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WeWork Reports 'Substantial Doubt' Over Ability To Stay In Business

WeWork publicly revealed doubts about the future of its business in its quarterly earnings release Tuesday.


The coworking giant said in its release that “substantial doubt exists about the Company's ability to continue as a going concern.” It attributed this to losses, projected cash needs, increased member churn and its liquidity levels.

WeWork also listed a number of factors that need to unfold “without limitation” in the next 12 months to sustain its viability. Those factors include reducing rent and tenancy costs, reducing member churn and increasing new sales, controlling expenses and seeking additional capital via debt, equity securities or asset sales. 

The earnings report revealed that the company had a net loss of $397M in the second quarter of the year, an increase from the prior quarter when it lost $299M. The quarter did represent an improvement from its Q2 2022 net loss of $635M, and its revenue grew from $815M to $844M year-over-year. 

The number of physical memberships in WeWork's consolidated portfolio decreased by 15,000 over the three months ending June 30 to 512,000 members. The consolidated portfolio consisted of 610 locations across 33 countries as of June, down from 617 locations three months earlier. 

“In a difficult operating environment, we have delivered solid year-over-year revenue growth and dramatic profitability improvements,” WeWork interim CEO David Tolley said in the release. “Excess supply in commercial real estate, increasing competition in flexible space and macroeconomic volatility drove higher member churn and softer demand than we anticipated, resulting in a slight decline in memberships.”  

On WeWork's earnings call Wednesday morning, Tolley said the going concern note is a “technical accounting determination” that doesn't consider the company's plans to rein in expenses, raise new capital or increase revenues. 

He said WeWork will continue to look to pare down locations and restructure its leases. The company has already edited or amended 590 of its leases, resulting in a $12.7B reduction in lease payments, but Tolley said its real estate commitments are still WeWork's “primary challenge.” Rent eats up 74% of WeWork's revenues and accounts for two-thirds of its operating expenses.

“I’m laser-focused on addressing this issue, which is critical to future success and profitable growth,” Tolley said.

He said WeWork is “materially oversupplied” in some cities, which is helping to drive down occupancy rates, coupled with the continued lag in overall office usage. In the U.S. and Canada, locations were about 67% occupied, compared to the company's locations in Southeast Asia, where occupancy is over 80%.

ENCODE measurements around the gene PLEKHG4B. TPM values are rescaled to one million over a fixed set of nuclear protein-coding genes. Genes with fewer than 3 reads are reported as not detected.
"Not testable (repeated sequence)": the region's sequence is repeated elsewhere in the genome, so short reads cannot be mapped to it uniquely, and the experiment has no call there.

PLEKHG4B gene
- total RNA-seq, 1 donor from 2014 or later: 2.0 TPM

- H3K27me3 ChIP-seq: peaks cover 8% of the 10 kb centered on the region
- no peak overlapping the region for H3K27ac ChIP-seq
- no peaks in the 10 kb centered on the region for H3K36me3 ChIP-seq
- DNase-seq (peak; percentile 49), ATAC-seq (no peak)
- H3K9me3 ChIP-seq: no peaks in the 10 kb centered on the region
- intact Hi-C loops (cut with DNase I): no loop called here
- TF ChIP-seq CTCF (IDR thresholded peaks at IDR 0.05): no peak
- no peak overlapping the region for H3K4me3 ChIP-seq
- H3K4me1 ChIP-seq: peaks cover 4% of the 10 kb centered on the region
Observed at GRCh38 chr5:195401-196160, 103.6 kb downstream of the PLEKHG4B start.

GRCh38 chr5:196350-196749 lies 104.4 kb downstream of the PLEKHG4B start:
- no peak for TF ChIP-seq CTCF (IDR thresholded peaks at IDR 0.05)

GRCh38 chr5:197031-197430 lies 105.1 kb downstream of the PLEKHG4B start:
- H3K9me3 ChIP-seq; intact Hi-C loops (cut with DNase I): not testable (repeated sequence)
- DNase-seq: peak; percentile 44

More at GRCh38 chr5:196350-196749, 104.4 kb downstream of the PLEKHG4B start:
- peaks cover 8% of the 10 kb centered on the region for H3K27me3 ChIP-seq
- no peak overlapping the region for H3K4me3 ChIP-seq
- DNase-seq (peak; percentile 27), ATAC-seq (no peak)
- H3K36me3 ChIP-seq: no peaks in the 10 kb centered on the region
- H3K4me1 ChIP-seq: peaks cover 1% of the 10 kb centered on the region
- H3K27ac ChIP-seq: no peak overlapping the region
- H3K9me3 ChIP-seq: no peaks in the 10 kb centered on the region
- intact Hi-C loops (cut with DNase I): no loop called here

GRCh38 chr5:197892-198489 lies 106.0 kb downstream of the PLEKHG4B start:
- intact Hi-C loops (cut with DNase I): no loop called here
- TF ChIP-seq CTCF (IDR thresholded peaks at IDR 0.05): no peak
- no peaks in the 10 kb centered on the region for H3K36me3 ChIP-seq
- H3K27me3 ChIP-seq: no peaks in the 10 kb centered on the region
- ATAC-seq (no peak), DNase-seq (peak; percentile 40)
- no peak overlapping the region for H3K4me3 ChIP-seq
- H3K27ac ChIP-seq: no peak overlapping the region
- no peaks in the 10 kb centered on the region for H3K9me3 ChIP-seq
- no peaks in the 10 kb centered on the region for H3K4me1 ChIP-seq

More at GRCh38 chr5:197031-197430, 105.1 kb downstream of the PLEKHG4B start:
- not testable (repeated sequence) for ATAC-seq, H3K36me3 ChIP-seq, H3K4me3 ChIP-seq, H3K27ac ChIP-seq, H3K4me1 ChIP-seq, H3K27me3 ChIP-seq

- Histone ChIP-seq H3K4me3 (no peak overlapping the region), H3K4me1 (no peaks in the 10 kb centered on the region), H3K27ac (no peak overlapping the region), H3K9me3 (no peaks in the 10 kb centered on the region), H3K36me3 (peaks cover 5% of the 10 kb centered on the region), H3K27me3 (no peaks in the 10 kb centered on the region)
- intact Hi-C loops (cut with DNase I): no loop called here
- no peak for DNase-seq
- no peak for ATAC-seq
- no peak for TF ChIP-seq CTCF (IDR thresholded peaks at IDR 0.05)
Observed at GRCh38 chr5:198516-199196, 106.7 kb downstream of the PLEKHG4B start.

WeWork’s stock has dropped from around $10 per share when it went public in October 2021 to $0.21 per share before it released its earnings Tuesday afternoon, and it then fell by more than 30% in after-hours trading.

The company received a warning in April from the Nasdaq exchange that it would be delisted if it couldn't bring its share price up above $1 within six months. It proposed a reverse stock split that would give Class A common stockholders one share for every 10 they own, a plan that was approved by shareholders and Tolley said would be taken up by the board of directors at its next meeting. WeWork has an October deadline to stave off delisting.

WeWork's descent has been remarkable, going from one of the world's most valuable startups when it was valued by SoftBank at $47B in 2019, shortly followed by a failed, embarrassing attempt to go public that resulted in the ouster of CEO and co-founder Adam Neumann. WeWork finally went public two years later as a $9B venture. As of Wednesday morning, its market capitalization was less than $300M. 

In May, the company announced the departures of its chief financial officer and CEO. On May 16, WeWork announced Sandeep Mathrani, who had served as CEO since February 2020, was resigning, a move that one analyst called a “total shock.” Mathrani also resigned from the board when he left his CEO position. And on May 25, WeWork disclosed that Chief Financial Officer Andre Fernandez would also resign June 1.

Kurt Wehner, previously WeWork’s chief accounting officer, replaced Fernandez as CFO. Tolley replaced Mathrani as interim CEO after joining WeWork’s board in February. The company’s website still lists his role as interim, and it said in May its board is convening a special committee to search for a permanent CEO.

Turnover in the company's upper echelons has continued — three board members stepped down and were replaced by four independent directors, the company announced Tuesday. Daniel Hurwitz, Véronique Laury and Vivek Ranadivé — who led the special-purpose acquisition company that took WeWork public — resigned, to be replaced by Henry Miller, Elizabeth LaPuma, Paul Keglevic and Paul Aronzon. 

UPDATE, AUG. 9, 9:15 A.M. ET: This story has been updated with comments from WeWork's earnings call Wednesday morning.

Related Topics: WeWork, David Tolley